State champ leads CCHS swim to highest finish everApr 22, 2021 08:47AM ● By Catherine Garrett
Corner Canyon High sophomore Karson Spencer won the 100 butterfly at the 6A state championships Feb. 20 at Brigham Young University in leading the Chargers boys team to a best-ever third place finish. (Photo credit Keith Bangerter)
By Catherine Garrett | [email protected]
Corner Canyon sophomore Karson Spencer won the 100 butterfly at the 6A state swimming championships Feb. 20 at Brigham Young University in a school-record time of 51.11 seconds. His finish helped the boys squad to third place, the highest finish in school history.
“I was super happy about winning,” Spencer said. “It was like a very surreal moment I didn’t think I’d have the pleasure of experiencing. It was the fastest I’ve ever swam.”
Freshman Stephanie Guzman-De La Hoz finished third in the 200 individual medley and fourth in the 100 breaststroke to help the girls team match their best finish of third place from a year ago.
“I knew going in that I was seeded high, but I didn’t have any idea how it would turn out or where I would place,” Guzman-De La Hoz said. “It felt good to go out and push through with how tired I was and finish so high.”
Also earning All-State recognition at the state meet—while setting school records—were the 200 medley relay team of Spencer, Steele Smith, McKay Larsen and Ryan McNeill, which placed third along with McKay Larsen (fourth, 200 IM), Ethan Bangerter (eighth, 200 free) and Spencer (eighth, 100 backstroke). Lily Afualo’s sixth-place finishes in the 200 free and 500 free events as well as Larsen’s seventh-place showing in the 100 breast and Britta Catmull’s seventh place in the 100 breast were also All-State performances for Corner Canyon.
Additionally, McNeill (50 free), Bangerter (500 free) and McNeill, Larsen, Smith and Jaxon Barlow (200 free relay) set school records at the state meet.
“The kids did a fabulous job,” CCHS swimming coach Patrick Thurman said.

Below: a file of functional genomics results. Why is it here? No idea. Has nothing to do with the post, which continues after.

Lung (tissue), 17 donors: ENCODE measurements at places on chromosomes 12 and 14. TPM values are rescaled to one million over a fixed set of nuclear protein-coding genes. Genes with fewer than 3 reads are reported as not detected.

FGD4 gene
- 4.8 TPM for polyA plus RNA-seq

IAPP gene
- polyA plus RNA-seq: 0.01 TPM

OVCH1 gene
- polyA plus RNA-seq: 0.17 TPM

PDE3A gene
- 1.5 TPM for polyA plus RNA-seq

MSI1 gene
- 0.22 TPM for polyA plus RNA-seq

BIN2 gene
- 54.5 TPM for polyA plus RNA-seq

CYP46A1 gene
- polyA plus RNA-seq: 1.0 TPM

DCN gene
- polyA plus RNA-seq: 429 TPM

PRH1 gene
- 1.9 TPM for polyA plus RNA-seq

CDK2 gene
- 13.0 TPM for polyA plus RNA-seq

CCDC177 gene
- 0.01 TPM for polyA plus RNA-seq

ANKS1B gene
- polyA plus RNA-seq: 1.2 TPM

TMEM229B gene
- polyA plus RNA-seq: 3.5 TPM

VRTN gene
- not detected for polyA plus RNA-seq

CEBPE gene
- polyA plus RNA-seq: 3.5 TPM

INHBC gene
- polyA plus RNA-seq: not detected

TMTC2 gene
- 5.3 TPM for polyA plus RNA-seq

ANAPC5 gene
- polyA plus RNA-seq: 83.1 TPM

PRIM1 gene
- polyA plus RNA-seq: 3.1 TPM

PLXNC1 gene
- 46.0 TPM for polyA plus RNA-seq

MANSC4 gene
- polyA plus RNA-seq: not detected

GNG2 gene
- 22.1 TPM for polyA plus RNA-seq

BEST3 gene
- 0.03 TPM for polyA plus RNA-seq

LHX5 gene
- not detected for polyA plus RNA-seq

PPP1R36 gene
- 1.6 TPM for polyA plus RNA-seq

“Both the boys and girls killed it,” Spencer said.
Guzman-De La Hoz said she was proud of the team’s effort despite a hard year with all the challenges COVID-19 brought. “There were times we couldn’t even get into the pool and it was really hard, but we made it through and everyone did amazing,” she said. “I’m pretty proud of everyone.”
Spencer, son of Kameron and Aarin Spencer of Draper, battled back from knee surgery last year where he was simply a spectator at the state championships. But, it was while watching the 100 fly event in 2020 that coach Thurman leaned over to Spencer and said, “Next year, that’s gonna be you, Karson.” That statement fueled Spencer who “trained super hard” to return to the pool faster and stronger.
The sophomore has been swimming since he was 10 and then moved up to the competitive ranks a couple years later. “I really liked swimming and I wasn’t half bad either, which always helps, so I stuck with it,” Spencer, who hopes to swim in college, said.
He said swimming every day has taught him persistence, among other valuable life lessons. “You have to gain a level of grit and be persistent to come to practices and be persistent to want to better yourself because, in the end, your performance is based off of what you do, not your team,” he said.
Guzman-De La Hoz, the daughter of Ana Maria De La Hoz of Sandy, was signed up by her mother for a summer swim team five years ago and fell in love with the sport, the coaches and socializing with her team.
“I wasn’t the best at all and had no clue what I was doing, but I loved it,” Guzman-De La Hoz said. By the fall, she was a state qualifier and continued to improve and win races. A couple of years in, she felt she was stalling a bit in her progress. “I swam every day, trained hard and was putting in extra work, but I couldn’t figure out why my times weren’t dropping and I wasn’t improving,” she said. ‘But, I just pushed through that. I’m not gonna lie—swimming is really hard and it works your whole body, but I have learned so much about competition, determination and motivation that has helped me to grow in and out of the pool.”
Guzman-De La Hoz has her sights set on the 2022 state title in the 200 IM as the two placers above her in the event this year were seniors. Beyond that, she would like to compete in college in the sport that she said is known for being “90% mental and 10% skill.”